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About Rocket eBook
   Technical Details
   A History of Publishing
   Using the Rocket eBook
   Maintaining Your eBook

   About the RocketWriter
   Creating From a File
   Creating From a Website
   Image Design
   Reading a RocketEdition
   Getting Comfortable
   Using Reference Features
   Building Up Your Library
   Managing Your Library

   User's Guide

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A History of Publishing

3500 BC Sumerian Clay Tablets

Sumerians use cuneiform alphabet, pressed in clay with a triangular stylus. Clay tablets were dried and/or fired for longevity. Some even had clay envelopes, which were also inscribed. Some consider them to be the earliest form of the book.

2400 BC Papyrus

Date of the earliest surviving papyrus scroll with writing.

1041 Movable Type

The earliest known movable type machine is created in China.

1456 Gutenberg

Gutenberg printed his 42-line Bible in Mainz on the first printing press. He also used a quality of handmade paper which remains unsurpassed to this day.

1457 Color Printing

Color printing first appears.

1626 Facsimile

The first facsimile edition by Plantin, 16th century Martyrologium Hieronymianum (engraved on copper plates).

1800 Library of Congress

Library of Congress founded in Washington D.C.

1841 Tauchnitz

First paperbacks by Tauchnitz Verlag Germany.

1874 Remington

Christopher Sholes invents the typewriter, which is marketed by Remington.

1935 Book Burning

Nazis initiate a campaign of book burning.

1945 Vannavar Bush

Futurist Vannavar Bush dreams of a "Memex," which allows an individual to store all his books, records, and communications, and is mechanized so that it may be consulted with exceeding speed and flexibility. It is an enlarged supplement to his memory. His vision will result in developments leading to the World Wide Web.

1968 Hypertext

Ted Nelson coins the terms "hypertext" and "hypermedia" for non-sequential writings and branching presentations of all types.

1968 DynaBook

Postgraduate student Alan Kay develops the idea for DynaBook, a portable, interactive personal computer, as accessible as a book.

1971 Project Gutenberg

A movement that began at the Illinois Benedictine College aimed at collecting as many texts as possible in electronic format. Now freely available over the Internet, the texts range from simple works in the public domain to larger, copyrighted books.

1974 The Lucifer Chip

Introduced by IBM, the chip served as the foundation of the Data Encryption Standard, an algorithm used by the government and industry in order to encrypt important data and phone conversations.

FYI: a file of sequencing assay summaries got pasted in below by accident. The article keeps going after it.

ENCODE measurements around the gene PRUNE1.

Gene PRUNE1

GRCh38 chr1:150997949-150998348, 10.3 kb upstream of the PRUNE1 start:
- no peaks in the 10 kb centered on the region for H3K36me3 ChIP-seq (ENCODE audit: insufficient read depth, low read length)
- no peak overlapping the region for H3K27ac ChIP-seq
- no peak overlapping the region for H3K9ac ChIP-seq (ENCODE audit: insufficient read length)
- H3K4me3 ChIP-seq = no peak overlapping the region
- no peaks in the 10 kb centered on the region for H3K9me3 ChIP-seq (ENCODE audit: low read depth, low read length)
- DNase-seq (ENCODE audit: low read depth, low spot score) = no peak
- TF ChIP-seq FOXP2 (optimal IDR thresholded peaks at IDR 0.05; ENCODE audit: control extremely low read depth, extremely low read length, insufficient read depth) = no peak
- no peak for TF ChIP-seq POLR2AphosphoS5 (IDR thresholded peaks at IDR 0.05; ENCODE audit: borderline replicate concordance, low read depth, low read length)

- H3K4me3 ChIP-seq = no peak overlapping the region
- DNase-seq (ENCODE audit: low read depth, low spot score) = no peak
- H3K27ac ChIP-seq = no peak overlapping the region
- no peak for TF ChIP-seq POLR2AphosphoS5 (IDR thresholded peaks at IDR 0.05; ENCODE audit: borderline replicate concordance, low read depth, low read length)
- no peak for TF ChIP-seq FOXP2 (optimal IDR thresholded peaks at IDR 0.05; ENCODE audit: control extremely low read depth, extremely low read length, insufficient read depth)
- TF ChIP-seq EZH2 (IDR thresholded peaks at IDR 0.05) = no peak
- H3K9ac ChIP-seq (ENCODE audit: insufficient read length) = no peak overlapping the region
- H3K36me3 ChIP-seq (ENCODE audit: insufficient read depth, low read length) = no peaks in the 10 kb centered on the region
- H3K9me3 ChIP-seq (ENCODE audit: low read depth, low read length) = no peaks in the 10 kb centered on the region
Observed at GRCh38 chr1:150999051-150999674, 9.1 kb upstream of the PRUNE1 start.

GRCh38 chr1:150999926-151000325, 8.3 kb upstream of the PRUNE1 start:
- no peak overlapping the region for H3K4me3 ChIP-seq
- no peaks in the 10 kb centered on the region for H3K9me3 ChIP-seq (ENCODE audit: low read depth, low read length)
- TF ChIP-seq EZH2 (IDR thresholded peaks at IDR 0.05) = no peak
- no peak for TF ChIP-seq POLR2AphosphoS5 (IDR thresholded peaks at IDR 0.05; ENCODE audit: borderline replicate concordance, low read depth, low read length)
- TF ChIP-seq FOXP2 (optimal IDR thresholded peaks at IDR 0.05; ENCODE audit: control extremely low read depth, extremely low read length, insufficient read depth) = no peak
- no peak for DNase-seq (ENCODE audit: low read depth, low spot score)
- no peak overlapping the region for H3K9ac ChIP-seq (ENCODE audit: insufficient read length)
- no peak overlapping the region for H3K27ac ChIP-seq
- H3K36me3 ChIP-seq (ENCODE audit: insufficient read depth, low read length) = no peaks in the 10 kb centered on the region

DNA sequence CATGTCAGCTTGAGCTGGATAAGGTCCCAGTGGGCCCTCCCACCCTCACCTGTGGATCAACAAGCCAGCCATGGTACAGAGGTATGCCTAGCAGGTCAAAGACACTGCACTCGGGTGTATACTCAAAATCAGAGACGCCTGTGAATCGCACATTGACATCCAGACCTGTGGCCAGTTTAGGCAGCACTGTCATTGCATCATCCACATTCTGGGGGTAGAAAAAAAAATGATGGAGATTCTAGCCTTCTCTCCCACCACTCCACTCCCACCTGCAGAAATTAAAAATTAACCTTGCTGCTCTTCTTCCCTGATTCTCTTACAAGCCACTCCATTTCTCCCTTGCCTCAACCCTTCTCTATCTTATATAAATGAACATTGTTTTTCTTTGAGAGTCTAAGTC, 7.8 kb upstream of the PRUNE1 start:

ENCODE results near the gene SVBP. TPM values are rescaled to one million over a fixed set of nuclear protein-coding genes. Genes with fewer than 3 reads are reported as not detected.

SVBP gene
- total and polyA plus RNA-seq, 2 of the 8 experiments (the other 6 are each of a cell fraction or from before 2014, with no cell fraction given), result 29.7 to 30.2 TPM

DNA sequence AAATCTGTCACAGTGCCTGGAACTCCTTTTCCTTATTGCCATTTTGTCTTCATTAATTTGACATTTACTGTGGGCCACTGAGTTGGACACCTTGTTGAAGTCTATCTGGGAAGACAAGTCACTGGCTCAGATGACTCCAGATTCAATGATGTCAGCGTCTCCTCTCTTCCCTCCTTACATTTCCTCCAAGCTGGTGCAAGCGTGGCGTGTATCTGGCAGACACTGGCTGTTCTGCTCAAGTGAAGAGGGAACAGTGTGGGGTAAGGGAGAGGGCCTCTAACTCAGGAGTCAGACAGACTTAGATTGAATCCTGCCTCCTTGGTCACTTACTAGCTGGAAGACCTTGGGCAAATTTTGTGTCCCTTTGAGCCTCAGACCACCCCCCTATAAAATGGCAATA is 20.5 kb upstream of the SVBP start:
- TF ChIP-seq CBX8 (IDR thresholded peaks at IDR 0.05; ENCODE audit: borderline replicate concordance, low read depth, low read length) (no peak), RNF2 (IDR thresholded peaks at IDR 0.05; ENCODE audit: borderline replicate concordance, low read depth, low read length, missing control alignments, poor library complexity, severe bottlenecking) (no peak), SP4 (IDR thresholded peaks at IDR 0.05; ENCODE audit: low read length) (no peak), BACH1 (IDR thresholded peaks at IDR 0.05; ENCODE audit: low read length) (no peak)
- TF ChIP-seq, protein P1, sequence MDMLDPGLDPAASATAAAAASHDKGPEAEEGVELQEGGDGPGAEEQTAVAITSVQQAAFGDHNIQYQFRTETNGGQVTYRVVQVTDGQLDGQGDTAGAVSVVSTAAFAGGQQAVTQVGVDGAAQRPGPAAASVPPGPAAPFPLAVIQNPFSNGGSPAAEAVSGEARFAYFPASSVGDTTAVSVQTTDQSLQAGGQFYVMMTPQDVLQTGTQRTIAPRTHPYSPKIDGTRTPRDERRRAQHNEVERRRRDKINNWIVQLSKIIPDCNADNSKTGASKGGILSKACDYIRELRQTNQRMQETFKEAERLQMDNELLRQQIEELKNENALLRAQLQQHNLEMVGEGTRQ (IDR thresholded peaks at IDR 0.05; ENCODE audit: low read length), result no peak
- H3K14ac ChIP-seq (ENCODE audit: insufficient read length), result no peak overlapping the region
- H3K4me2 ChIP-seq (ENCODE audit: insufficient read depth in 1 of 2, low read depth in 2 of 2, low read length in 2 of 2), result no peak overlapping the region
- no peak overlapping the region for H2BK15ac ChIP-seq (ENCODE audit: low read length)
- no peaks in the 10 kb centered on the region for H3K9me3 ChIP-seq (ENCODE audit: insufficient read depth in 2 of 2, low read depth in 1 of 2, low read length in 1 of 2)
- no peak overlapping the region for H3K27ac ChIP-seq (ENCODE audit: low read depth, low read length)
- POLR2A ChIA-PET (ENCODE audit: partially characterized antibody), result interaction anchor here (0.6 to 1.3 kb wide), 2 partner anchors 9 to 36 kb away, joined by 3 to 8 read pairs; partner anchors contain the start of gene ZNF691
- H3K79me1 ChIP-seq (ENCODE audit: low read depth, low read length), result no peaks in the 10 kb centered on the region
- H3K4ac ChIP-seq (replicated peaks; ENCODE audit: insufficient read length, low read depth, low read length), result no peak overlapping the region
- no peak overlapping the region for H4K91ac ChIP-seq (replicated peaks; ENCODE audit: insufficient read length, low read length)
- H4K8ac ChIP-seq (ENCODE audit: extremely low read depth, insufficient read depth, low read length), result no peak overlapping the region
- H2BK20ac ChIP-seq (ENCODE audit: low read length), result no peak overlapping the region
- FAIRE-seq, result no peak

1976 Ink Jet

Ink-jet printing announced by IBM.

1977 Theorynet

Theorynet is created at the University of Wisconsin, providing electronic mail to over 100 researchers in computer science.

1981 Personal Computers

IBM introduces the Personal Computer.

1981 Project Xanadu

Ted Nelson forms the Xanadu team, who plan on creating a "connected literature" of richly formatted text and images accessible cheaply, reliably, and securely from anywhere in the world.

1983 Pop Up

The pop-up book, "The Human Body," is printed by Viking Press.

1984 CD-ROM

Parke Lightbown builds a computer application that runs from a computer-based version of the compact disc, previously used exclusively for music recordings. He also instigates a standards effort among the major industry players.

1984 Macintosh

Macintosh computers are introduced into the marketplace and with it the field of desktop publishing.

1984 FSFnet

An online magazine featuring short science fiction and fantasy stories arises on BITNET from the University of Maine. Renamed DargonZine in 1988, FSFnet was posted on AOL and Delphi in 1994, and uploaded to the Internet in 1995. After fourteen years, it remains the oldest electronic magazine in publication.

1990 World Wide Web

WWW developed by Tim Berners-Lee at CERN, the European Laboratory for Particle Physics, Geneva, Switzerland.

1998 NuvoMedia

NuvoMedia enters the publishing world with the Rocket eBook Publishing System.


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